Dear Research Advocate, Our guest author this week is Ellie Dehoney, Research!America’s Vice President of Policy and Advocacy. Some long-awaited, promising news regarding the budget caps: congressional leaders and the White House have agreed in principle on a deal that would raise the discretionary budget caps for Fiscal Years 2020 and 2021 and raise the debt limit sufficiently to avoid another “cliff” for at least two years. There are (as there always seem to be) caveats: the amount by which the caps would increase is not yet public, negotiations continue on such variables as offsets, and we don’t yet know how the deal will fare with other than those members of Congress in leadership roles...
Dear Research Advocate, For the remainder of the summer, we will have a series of guest authors writing Mary’s Weekly Letter. This week’s author is Mike Coburn, Research!America’s Executive Vice President and Chief Operating Officer. Members of Congress are back in town following the Fourth of July holiday, and talks are taking place between Congressional leaders and the Administration to resolve the issue of the budget. Complicating matters is the need for Congress to pass and the Administration to approve an increase in the debt limit. Research!America sent a letter to Congressional leaders and the White House urging swift action. While news reports indicate the Administration is...
Dear Research Advocate, “Not only is it important to ask questions and find the answers, as a scientist I felt obligated to communicate with the world what we were learning.” Stephen Hawking This apt quotation serves as the preface to a newly released survey from ScienceCounts and the Alan Alda Foundation for Communicating Science. Their findings, coupled with those reported a few weeks ago by SigmaXi and Research!America, signal recognition that if science is to thrive, scientists themselves must help make the case. Both surveys indicate that scientists are very willing to become engaged -- more so than ever before, in my experience! This week, members of Congress are back home, but not...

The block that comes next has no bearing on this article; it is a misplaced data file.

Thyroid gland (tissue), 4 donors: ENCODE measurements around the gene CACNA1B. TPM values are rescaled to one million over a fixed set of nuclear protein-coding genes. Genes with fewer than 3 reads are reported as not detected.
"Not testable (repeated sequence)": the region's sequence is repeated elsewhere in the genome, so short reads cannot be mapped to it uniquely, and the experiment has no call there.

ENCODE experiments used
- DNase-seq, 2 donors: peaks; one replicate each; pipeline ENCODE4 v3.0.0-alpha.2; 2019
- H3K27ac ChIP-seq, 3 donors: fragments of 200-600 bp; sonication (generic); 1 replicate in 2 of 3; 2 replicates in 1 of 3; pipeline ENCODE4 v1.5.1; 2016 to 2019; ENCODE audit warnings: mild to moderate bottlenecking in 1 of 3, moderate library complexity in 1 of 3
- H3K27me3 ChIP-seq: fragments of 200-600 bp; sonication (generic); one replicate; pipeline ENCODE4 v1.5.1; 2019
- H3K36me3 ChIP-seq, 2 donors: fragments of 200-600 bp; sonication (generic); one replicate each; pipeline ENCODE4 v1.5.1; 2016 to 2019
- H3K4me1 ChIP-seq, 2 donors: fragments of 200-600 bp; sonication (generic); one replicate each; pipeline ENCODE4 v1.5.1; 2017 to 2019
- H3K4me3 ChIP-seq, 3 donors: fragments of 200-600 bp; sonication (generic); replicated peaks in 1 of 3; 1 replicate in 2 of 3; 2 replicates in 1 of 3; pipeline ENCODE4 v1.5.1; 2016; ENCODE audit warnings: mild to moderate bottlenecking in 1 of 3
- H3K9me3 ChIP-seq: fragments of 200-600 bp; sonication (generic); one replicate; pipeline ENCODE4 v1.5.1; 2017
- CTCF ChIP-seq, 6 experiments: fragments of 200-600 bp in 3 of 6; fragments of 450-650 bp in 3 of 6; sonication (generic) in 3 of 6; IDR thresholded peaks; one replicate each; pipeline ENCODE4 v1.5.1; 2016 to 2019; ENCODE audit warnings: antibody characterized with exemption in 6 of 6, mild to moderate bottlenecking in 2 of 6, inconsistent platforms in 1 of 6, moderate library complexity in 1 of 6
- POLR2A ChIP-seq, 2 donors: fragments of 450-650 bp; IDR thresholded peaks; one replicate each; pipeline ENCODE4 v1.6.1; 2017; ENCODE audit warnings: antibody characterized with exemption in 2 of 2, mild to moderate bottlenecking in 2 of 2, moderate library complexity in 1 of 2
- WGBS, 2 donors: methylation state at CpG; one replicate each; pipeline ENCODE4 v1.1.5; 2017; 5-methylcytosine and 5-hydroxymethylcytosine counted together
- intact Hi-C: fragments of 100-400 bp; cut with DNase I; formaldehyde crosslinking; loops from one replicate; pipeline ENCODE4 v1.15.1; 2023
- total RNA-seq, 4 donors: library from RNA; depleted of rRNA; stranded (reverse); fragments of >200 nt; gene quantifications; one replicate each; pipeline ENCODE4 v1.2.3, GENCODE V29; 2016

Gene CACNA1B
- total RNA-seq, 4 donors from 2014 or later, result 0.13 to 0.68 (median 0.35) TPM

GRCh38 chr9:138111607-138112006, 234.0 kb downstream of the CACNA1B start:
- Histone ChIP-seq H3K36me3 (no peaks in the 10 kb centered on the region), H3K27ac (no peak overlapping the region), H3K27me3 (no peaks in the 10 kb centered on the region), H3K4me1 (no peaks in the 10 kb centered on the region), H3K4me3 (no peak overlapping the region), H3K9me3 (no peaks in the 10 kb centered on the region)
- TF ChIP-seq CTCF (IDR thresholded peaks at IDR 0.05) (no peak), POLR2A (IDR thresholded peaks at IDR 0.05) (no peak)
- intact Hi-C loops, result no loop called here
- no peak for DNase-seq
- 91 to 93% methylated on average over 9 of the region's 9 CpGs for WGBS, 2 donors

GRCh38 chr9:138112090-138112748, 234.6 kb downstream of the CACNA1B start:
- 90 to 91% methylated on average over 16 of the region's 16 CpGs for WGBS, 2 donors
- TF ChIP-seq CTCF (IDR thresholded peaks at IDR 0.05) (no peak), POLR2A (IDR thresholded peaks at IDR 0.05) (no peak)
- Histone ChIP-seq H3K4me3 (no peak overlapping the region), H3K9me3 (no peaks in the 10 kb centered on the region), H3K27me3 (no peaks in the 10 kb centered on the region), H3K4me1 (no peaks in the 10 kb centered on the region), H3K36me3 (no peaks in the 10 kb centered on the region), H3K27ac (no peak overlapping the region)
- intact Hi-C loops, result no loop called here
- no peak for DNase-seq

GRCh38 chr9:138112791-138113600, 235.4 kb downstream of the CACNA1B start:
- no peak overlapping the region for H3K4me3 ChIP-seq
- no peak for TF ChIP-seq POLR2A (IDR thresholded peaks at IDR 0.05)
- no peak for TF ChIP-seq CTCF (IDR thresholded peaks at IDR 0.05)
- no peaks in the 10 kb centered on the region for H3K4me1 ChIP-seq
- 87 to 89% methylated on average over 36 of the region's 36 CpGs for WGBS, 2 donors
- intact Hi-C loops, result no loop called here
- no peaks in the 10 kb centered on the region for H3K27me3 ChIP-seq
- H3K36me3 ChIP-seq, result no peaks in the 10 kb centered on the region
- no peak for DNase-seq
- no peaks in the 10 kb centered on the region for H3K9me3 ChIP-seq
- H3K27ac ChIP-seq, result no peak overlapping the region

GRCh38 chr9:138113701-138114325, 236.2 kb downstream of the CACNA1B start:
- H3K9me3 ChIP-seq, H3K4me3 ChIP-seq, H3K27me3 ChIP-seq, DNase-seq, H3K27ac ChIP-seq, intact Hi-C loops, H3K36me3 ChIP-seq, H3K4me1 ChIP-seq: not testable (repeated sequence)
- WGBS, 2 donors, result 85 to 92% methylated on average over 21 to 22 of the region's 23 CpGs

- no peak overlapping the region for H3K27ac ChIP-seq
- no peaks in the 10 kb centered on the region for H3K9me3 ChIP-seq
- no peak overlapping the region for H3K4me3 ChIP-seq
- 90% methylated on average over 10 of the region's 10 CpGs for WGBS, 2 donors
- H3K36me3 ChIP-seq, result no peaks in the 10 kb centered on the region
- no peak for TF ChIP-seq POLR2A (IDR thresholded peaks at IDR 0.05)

Dear Research Advocate, “June Gloom” is what the residents of Los Angeles call this past month’s weather. I was in California last week at the invitation of UC Riverside, which has, in addition to a robust portfolio of federally funded research, an inspiring commitment to the community. For the record, it wasn’t gloomy in Riverside, but then, the LA area is vast, and the overcast is closer to the ocean. There is a decent parallel here to the vastness of the landscape for support of research in Washington: the House passed two “minibus” appropriations packages this month that include significant increases for federal agencies that support research. This week we issued a statement about the...
Dear Research Advocate, Later today, I will participate on a panel at Aspen Ideas: Health to explore the implications of an ambitious new survey commissioned by the Wellcome Trust. The report , which was released yesterday in Washington, explores public attitudes on trust in science, gathered in a survey conducted in 140 countries. Overall, trust in science is linked strongly to education and income and also tracks with trust in governments and the military. The survey takes a deep dive on attitudes toward vaccines, with findings that appear to closely track our U.S. findings from last year. The findings in the report will help us better understand how individuals, both in the U.S. and...